_debbiechan_ (_debbiechan_) wrote in bleachness,

Orihime Fic: "How the Light Gets In" by vesperh

vesperh  was having formatting issues posting this story on bleachness  last night (glad to know I'm not the only one with struggles with lj-cuts on this comm) so I'm posting for her today. I rec this fic highly--Rebecca's writing is so seamless and smooth that it makes you forget you're reading and rolls you right into the story's reality. That and all the character details that rang so true made this story read less like the wish-fulfillment one comes across so often in fanfic and more like something I could actually see happening in canon--even though I know I won't. The love and understanding for Orihime's character here too is a balm to my forum-battered, fed-up with debating in circles about circles self. There's a lesson here--maybe more of us should answer fandom controversies about characters with arts instead of forum rants. I love, love this story. So here we go--by vesperh , posted by me but by vesperh .

Title: How the Light Gets In
Rating: PG-13 for violence, mild language
Disclaimer: The characters and settings of Bleach belong to Kubo Tite and his publishers.
Dedicated to girls and girlfriends everywhere, but especially to mine.

Give up your perfect offering.
There is a crack, a crack in everything;
That’s how the light gets in

Leonard Cohen, from "Anthem"

There had been a terrible fight. There had been a terrible victory. Kurosaki was gone. Ulquiorra was gone. Ishida's arm was gone. There had been captains, and then there hadn't been captains. Things kept happening, one after another, one horrible thing after another for so long that she could hardly separate them. But now something was happening again. A grotesque figure was rising like the sun over the edge of the tower. A man. Yammy. Ishida was badly injured, and Kurosaki-kun was gone; everyone was gone. There was no one left to fight Yammy.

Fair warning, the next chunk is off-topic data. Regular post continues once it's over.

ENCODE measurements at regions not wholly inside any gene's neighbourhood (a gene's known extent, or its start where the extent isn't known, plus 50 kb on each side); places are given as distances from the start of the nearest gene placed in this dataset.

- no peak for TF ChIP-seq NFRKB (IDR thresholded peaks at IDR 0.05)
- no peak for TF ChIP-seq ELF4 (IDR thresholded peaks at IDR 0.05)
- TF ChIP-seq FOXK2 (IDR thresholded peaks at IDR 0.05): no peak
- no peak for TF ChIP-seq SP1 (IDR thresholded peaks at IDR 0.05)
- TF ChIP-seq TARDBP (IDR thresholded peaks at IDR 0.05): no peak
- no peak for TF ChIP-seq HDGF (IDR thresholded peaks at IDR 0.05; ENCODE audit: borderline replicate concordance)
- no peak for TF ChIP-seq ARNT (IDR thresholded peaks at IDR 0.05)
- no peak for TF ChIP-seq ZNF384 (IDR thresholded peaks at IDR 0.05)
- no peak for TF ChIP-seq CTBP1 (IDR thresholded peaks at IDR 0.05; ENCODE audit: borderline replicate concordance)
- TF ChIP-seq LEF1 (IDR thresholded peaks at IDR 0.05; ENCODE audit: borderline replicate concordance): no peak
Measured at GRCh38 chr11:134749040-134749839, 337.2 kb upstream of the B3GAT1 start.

This is the end of everything, Orihime thought, in wonder and terror and a bit of relief.

She had not wanted to be rescued from Hueco Mundo. She had gone of her own free will, after all, and she had expected to spend the short remainder of her life there. She never expected that they would come after her, not once. It hadn’t occurred to her that they would try. Really, why would they bother? She was useless to them.

It was hard being useless. Especially when there were people—when there was a person—you desperately wanted to be useful to. To be needed by. And it hurt, knowing that you were—oh, not worthless, oh, no. Not worthless. Just—superfluous. More than is necessary. Because after all, weren’t they fine without her? Kurosaki-kun and Rukia-san went so well together. They worked so well together, were so plainly happy to be together, in a cheerful partnership that did not admit outsiders.

It hurt to see them together.

And it was bad to feel that way. Orihime had never known she could feel that way. There seemed to be another whole Orihime inside her. The person she knew was polite, kind, cheerful, happy Orihime. But inside was this resentful, angry, jealous person. This ugly, ugly person.

Orihime did not want to know that other Orihime. That was not who she wanted to be.

So she had tried not to think about it. But it took more effort not to think about it than she had imagined, and the more she tried not to think about it the more it troubled her, like a splinter slowly festering in her mind.

Orihime had tried to be cheerful in spite of this—no one liked to be around a grump, after all—but despite her best efforts there were days and days when a suffocating sadness draped over her like a wet tarp.

Then she’d come to Hueco Mundo. Why was she here? Sometimes it was hard to remember what had moved her feet to follow Ulquiorra Schiffer. Things had just happened, one after the other, and there she was.

She would give anything to turn the clock back and return to a time when the worst thing she had to worry about was that Kurosaki-kun would never think twice about her and she had two pages of English vocabulary to learn and she was out of quarters for the laundry.

The utter ordinariness of those days now seemed like a lost perfect paradise. After the homework was done and the dishes were done and she had paid her respects to Sora, Orihime would retire to her spot by the window and dream of the great things she would do someday.